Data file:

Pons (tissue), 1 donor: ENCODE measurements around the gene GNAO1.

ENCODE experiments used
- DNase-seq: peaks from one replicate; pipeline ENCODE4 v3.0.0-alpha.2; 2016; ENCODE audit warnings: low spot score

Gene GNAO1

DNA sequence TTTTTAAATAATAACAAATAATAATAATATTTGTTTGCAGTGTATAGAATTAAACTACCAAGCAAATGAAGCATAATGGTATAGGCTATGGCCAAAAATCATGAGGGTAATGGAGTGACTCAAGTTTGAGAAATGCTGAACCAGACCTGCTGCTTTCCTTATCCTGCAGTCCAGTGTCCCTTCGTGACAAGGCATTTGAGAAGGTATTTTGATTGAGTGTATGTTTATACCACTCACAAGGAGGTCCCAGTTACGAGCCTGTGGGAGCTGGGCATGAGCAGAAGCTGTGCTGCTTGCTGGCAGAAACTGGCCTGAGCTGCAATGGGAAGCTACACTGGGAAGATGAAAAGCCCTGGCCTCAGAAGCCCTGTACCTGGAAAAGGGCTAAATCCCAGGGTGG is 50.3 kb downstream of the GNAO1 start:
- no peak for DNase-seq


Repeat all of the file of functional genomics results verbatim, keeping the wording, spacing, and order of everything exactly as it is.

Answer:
Pons (tissue), 1 donor: ENCODE measurements around the gene GNAO1.

ENCODE experiments used
- DNase-seq: peaks from one replicate; pipeline ENCODE4 v3.0.0-alpha.2; 2016; ENCODE audit warnings: low spot score

Gene GNAO1

DNA sequence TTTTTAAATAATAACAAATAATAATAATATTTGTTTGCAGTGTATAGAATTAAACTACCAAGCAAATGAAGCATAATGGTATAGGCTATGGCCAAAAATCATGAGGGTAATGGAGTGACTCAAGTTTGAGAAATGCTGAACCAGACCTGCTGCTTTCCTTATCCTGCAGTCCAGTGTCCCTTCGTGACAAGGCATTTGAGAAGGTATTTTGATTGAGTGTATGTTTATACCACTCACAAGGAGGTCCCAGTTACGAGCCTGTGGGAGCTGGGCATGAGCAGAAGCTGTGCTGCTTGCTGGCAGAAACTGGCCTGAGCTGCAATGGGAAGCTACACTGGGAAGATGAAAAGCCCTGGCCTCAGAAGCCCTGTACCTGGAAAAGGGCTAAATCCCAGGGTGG is 50.3 kb downstream of the GNAO1 start:
- no peak for DNase-seq